Getting Serious about Face Masks
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Getting Serious about Face Masks

As we head into the fall and winter, it seems as if we might be wearing masks for a good while longer. In fact, it could be argued that the only thing between us and an outbreak is maintaining good habits—including handwashing, distancing, and careful use of masks—consistently.

When we want to ensure consistency in the hospital setting, we build a process and put all of the important components within easy reach. It becomes far easier and faster to complete the process in the safest and most effective way every time. You can use these same ideas to make effective hand cleaning and mask use second nature.

The first piece of establishing an effective process is supplies. How many masks do you have per person? If it is just two or three, now is the time to get more. Many retailers are selling masks in packs of five. Different colors and patterns make masks more fun to wear, especially for kids. If you can’t choose whether to wear a mask or not—we are definitely wearing them—at least you can choose which one to put on. Aim to keep one pump of hand sanitizer for your home and one for each car.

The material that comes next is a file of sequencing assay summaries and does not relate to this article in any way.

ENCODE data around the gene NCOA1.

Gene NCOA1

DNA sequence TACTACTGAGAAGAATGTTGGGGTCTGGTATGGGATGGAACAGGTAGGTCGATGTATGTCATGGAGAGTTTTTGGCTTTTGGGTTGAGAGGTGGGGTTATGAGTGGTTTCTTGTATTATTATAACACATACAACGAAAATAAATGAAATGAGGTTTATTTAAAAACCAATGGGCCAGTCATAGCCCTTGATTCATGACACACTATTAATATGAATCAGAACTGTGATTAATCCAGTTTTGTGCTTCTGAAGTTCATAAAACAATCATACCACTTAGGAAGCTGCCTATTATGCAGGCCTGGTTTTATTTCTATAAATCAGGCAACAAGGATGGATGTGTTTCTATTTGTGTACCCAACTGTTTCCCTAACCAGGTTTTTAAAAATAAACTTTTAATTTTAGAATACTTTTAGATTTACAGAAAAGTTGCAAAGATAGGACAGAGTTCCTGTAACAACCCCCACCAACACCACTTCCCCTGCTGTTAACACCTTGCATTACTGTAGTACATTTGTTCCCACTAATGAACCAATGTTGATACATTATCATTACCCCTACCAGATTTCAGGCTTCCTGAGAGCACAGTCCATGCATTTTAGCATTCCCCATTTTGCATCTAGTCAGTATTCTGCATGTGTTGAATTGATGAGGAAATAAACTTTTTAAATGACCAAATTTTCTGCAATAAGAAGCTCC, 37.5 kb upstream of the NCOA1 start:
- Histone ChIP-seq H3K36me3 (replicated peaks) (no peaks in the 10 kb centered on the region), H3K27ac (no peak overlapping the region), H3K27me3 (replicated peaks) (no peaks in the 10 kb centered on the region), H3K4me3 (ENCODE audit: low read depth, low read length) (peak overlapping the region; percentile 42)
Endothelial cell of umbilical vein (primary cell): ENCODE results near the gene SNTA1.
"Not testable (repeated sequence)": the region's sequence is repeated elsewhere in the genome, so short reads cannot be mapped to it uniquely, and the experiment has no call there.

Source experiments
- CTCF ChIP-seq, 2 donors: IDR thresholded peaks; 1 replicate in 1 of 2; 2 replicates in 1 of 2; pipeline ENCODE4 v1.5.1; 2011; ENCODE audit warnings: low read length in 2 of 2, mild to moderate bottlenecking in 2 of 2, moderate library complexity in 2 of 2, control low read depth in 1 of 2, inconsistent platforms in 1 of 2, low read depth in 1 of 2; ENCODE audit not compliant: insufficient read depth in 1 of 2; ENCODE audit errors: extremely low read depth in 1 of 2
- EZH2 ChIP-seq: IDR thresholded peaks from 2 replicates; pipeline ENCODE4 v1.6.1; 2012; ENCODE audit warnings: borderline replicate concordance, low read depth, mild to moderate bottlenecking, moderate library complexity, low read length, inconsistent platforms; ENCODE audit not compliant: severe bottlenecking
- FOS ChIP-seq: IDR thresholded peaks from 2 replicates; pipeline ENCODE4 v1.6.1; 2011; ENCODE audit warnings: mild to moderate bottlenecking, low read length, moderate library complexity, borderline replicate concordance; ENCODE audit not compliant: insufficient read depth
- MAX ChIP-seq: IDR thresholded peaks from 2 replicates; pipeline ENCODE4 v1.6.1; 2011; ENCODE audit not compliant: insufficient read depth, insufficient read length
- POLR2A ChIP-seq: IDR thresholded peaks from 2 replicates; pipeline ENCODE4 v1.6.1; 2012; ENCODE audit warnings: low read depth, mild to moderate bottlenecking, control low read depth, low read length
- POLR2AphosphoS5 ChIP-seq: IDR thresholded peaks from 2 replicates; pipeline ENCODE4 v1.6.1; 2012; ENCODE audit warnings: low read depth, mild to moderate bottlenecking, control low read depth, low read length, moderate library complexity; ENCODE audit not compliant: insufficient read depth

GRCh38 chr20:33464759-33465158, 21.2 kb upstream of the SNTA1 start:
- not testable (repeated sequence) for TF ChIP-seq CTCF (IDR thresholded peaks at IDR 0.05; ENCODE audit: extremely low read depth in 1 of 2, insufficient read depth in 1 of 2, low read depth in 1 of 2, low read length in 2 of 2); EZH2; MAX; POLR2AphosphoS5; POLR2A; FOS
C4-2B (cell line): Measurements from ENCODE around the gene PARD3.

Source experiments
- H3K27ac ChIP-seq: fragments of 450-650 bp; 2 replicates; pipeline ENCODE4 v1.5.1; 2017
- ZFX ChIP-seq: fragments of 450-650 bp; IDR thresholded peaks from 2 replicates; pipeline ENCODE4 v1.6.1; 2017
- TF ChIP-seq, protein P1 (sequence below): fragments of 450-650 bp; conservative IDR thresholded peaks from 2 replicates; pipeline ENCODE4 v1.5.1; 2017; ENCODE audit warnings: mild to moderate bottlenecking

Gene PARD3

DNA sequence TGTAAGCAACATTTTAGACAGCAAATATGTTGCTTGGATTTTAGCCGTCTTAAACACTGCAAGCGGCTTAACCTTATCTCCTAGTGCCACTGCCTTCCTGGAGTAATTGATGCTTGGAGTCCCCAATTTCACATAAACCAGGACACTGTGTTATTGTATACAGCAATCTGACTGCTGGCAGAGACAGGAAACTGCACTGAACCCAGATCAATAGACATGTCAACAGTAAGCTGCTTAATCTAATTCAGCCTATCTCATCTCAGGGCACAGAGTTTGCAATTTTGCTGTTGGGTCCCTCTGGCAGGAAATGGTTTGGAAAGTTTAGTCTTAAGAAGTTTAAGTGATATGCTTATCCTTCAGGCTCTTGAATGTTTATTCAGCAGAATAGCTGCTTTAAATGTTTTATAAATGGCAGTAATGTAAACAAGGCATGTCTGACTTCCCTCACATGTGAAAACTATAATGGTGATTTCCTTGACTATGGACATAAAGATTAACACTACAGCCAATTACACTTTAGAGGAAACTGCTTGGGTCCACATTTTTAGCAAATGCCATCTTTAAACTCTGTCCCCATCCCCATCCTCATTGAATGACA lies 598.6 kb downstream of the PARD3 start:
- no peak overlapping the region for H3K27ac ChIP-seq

Next, position your supplies so they are right where you need them. When we are in a rush, it’s harder than you might think to take two steps out of our way. Keep your clean masks, sorted by size, right by the door in a basket or on a hook. Your home hand sanitizer should be placed by the door. Car hand sanitizer bottles fit nicely into the pocket on the door or in the center console.

As you leave the house, sanitize your hands and place your clean mask in a clean place, like your pocket or handbag. Use your car sanitizer to disinfect your hands again when you arrive at your destination, just before you put your mask on. Keep your mask for the entire duration of your trip or errand. Of course, distance to the greatest extent possible, and try to limit face-to-face interactions to 10 minutes or less.

When you return to your car, take your mask off, fold it with the outside in, and sanitize your hands. You can leave the mask on the seat or floor of the car until you arrive home, but don’t forget to bring your mask inside to be cleaned. If you’re tired from a long day, it could be tempting leave the mask by the door, where it may get mistaken for a clean one. You may find it helpful to put a bin for dirty masks by the door as well. Sanitize again after you put your dirty mask in the dirty mask bin.

Wash your masks in hot water separately or with other clothes and tumble dry on high heat. Rather than using a dryer, you can also hang masks to dry in the sun. UV light found in the sun’s rays, is a great disinfectant. Masks are returned to your door-side basket or hook and are ready for next time.

“Officializing” your mask process—in the same way hospitals create their highly reliable processes—will help you stick to and even improve your mask-wearing habit. If we all do a good job cleaning our hands, masking, and distancing, we can maintain the low number of COVID-19 cases we have seen in southern Vermont and its nearby towns.

Donna Barron, RN, is Southwestern Vermont Medical Center’s infection preventionist.

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